The South African Law Reform Commission (SALRC) has called for comment on a review of South Africa’s matrimonial property laws.
South Africa’s Matrimonial Property Act has been in place for almost 40 years, and was introduced on 1 November 1984 to deal with shortcomings in the matrimonial property law at the time.
A number of social and legal changes since 1984 suggest that a review of the law with regard to matrimonial property is necessary to ensure that it meets current needs, the SALRC said.
“South African matrimonial property law contains certain default statutory provisions which purport to apply to all marriages unless the spouses enter into antenuptial contracts. However, the applicable rules often result in substantive gender inequality leaving women – and the children for whom they are responsible – destitute at the end of the marriage,” the commission said.
In addition, the different property regimes applicable to customary and Muslim marriages and piecemeal changes in matrimonial property regimes effected by the courts as a result of litigation since the adoption of the final Constitution created different systems of property administration and distribution for different marriages, it said.
“The differences may depend on the dates when couples entered into marriage, whether they were African, whether they were married in terms of legislation applicable in the former Apartheid homelands.
“Spouses in marriages that receive no legal recognition, including those in religious marriages, and people who, knowingly or unwittingly, have not entered into any formal marriages have no statutory rights to share in property which has been amassed during their relationships.”
The negative impact of this lack of legal rights falls mainly on women, who may have contributed to their partners’ estates, but yet are left destitute when relationships end, the commission said.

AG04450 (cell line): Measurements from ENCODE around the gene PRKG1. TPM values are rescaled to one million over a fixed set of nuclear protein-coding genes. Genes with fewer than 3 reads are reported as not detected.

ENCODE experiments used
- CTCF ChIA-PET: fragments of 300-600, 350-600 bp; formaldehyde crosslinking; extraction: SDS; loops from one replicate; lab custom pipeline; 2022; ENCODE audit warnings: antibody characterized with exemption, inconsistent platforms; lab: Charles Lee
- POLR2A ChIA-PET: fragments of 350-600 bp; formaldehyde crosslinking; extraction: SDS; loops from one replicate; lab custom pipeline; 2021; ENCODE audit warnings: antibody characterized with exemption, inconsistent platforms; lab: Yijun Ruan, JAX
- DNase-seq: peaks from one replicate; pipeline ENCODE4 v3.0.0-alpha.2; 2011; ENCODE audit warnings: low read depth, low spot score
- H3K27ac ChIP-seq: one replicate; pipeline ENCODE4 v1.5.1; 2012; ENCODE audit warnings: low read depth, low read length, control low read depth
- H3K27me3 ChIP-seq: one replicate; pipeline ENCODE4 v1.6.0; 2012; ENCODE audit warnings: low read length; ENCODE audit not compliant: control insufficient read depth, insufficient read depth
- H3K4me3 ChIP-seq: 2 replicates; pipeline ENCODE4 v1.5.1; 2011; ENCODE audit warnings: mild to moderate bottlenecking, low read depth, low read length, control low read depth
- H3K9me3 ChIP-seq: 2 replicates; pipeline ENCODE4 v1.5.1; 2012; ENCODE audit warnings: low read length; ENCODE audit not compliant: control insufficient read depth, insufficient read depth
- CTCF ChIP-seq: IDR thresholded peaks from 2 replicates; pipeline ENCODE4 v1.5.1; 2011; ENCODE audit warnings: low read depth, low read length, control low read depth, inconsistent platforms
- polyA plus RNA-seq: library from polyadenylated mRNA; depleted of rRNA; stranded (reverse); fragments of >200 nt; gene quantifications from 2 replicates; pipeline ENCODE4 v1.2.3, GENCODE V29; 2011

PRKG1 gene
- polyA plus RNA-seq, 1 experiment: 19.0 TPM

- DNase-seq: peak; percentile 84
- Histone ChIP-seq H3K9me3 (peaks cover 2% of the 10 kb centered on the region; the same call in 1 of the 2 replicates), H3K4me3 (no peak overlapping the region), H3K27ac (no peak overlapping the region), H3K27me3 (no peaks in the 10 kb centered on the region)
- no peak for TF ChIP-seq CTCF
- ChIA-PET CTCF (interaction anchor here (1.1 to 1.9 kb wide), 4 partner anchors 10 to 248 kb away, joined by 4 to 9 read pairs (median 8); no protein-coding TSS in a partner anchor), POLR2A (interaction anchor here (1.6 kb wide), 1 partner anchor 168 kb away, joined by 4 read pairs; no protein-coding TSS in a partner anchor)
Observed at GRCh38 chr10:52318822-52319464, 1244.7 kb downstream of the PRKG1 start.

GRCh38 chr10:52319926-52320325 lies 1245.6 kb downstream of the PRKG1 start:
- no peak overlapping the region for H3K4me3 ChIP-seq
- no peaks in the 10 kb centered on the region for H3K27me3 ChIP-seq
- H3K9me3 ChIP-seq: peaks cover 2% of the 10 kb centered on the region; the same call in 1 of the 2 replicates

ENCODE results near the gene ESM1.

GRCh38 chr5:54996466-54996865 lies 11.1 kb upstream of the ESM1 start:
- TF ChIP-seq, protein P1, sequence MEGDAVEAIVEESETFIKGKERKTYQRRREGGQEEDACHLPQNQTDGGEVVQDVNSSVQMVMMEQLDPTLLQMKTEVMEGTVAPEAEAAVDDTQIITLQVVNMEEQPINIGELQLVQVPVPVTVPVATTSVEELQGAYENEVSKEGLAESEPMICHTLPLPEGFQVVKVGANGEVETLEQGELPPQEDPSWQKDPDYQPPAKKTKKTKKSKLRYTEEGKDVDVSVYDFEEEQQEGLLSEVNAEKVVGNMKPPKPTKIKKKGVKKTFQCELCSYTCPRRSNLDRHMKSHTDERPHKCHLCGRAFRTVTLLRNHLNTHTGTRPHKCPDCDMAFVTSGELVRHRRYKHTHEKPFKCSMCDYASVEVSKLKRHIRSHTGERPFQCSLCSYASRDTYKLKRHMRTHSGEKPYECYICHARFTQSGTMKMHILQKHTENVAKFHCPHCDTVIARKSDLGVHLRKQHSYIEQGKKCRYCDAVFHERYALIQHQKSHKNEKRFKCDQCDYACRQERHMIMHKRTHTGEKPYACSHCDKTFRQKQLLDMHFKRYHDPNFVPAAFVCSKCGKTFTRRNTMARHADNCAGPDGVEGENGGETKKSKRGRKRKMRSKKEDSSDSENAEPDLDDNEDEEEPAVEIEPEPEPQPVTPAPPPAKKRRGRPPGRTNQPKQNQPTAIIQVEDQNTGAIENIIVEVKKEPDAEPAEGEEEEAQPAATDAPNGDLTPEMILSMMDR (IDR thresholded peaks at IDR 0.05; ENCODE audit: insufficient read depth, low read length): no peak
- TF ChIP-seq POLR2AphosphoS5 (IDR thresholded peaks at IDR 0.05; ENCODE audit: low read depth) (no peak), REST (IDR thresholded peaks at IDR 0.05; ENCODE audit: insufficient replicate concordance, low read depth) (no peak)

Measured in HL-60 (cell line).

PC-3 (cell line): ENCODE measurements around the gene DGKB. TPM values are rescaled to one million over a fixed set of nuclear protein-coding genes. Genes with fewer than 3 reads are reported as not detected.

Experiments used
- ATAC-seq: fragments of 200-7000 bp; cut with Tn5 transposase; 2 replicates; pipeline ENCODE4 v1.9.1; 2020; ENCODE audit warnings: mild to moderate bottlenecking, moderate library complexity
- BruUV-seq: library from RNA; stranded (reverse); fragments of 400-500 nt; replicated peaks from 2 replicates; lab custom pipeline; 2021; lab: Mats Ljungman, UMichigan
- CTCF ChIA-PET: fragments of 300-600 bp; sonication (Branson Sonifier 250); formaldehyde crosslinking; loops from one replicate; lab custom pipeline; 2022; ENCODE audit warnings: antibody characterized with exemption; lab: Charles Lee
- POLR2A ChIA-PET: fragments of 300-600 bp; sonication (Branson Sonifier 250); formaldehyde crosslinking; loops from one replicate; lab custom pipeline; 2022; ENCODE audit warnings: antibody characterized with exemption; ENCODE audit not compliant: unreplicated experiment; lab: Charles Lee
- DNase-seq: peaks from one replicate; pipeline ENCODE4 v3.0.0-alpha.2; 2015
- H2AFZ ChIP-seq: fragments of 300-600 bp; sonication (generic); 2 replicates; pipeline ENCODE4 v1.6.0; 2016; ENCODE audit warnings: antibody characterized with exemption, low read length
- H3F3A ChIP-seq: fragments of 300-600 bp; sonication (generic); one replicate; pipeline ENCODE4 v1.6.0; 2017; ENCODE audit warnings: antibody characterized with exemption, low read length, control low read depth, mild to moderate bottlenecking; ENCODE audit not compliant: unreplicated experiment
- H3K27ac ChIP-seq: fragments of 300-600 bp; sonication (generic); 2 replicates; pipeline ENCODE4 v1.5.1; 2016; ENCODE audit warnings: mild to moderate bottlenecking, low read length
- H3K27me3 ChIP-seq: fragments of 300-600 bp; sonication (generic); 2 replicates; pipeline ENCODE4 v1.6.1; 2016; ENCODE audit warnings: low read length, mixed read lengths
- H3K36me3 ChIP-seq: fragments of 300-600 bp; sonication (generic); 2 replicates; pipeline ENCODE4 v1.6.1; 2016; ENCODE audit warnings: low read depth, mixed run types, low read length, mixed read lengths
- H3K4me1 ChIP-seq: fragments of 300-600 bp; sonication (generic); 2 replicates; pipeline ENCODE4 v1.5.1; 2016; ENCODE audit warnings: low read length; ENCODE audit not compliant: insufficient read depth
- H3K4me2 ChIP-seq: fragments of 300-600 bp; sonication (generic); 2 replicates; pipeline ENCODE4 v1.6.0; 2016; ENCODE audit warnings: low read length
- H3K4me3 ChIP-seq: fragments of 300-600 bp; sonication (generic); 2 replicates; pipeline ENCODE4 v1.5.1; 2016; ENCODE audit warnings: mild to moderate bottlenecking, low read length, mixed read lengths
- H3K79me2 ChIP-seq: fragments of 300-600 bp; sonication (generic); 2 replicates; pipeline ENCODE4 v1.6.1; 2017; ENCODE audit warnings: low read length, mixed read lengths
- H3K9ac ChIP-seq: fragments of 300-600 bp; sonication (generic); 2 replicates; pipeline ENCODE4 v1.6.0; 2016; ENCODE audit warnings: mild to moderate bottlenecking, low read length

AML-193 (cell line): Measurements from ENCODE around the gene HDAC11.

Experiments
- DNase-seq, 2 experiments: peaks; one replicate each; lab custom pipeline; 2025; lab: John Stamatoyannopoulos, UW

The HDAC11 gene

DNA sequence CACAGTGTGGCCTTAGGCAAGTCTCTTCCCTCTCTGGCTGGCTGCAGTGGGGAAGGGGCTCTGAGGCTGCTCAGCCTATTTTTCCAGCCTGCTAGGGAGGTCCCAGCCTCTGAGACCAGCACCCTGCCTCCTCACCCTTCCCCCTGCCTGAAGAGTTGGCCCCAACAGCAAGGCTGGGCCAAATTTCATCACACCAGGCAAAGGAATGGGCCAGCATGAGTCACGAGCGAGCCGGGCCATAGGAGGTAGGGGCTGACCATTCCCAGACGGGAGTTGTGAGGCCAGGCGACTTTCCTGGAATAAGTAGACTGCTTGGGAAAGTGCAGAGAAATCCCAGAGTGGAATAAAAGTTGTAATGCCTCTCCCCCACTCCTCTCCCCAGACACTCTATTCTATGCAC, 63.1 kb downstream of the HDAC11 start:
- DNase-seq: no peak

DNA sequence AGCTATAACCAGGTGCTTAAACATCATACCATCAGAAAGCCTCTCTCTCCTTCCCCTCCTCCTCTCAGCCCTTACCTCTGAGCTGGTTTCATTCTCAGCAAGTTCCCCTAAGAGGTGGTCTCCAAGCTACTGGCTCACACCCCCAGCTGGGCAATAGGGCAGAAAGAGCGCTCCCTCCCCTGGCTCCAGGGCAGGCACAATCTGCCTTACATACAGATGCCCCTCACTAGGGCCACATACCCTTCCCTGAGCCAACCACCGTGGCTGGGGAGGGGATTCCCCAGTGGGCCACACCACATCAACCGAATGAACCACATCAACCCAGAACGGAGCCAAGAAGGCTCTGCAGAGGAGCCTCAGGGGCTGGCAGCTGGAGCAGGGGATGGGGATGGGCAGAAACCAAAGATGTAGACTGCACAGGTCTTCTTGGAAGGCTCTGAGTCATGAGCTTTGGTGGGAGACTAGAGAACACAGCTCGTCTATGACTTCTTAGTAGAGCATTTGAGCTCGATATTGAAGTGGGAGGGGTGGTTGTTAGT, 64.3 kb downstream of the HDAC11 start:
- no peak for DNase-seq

Some of the specific questions proposed by the review include:
- Should there be a default property system across different marriages and unmarried life partnerships?
- Should there be a default property system for all marriages in which there are antenuptial contracts?
- Should both spouses who enter into antenuptial contracts be required to receive separate legal advice?
- Should lawyers who draft antenuptial contracts have a duty to fully explain the nature and consequences of the antenuptial contracts, both at the time of concluding the marriage and at the time when the marriage is dissolved?
- Do the mechanisms aimed at preventing spouses from concealing and dissipating assets pending a divorce provide adequate protection for spouses in marriages?
- Should courts be able to use their discretion to redistribute pension benefits in marriages out of community of property without the accrual system?
- Should living annuities be treated as pension benefits at the time of divorce?
- Should family homes be treated exactly like other assets at divorce or should special rules apply to them?
- Should courts take account of financial and non-financial contributions to the family home in considering how it should be distributed at divorce?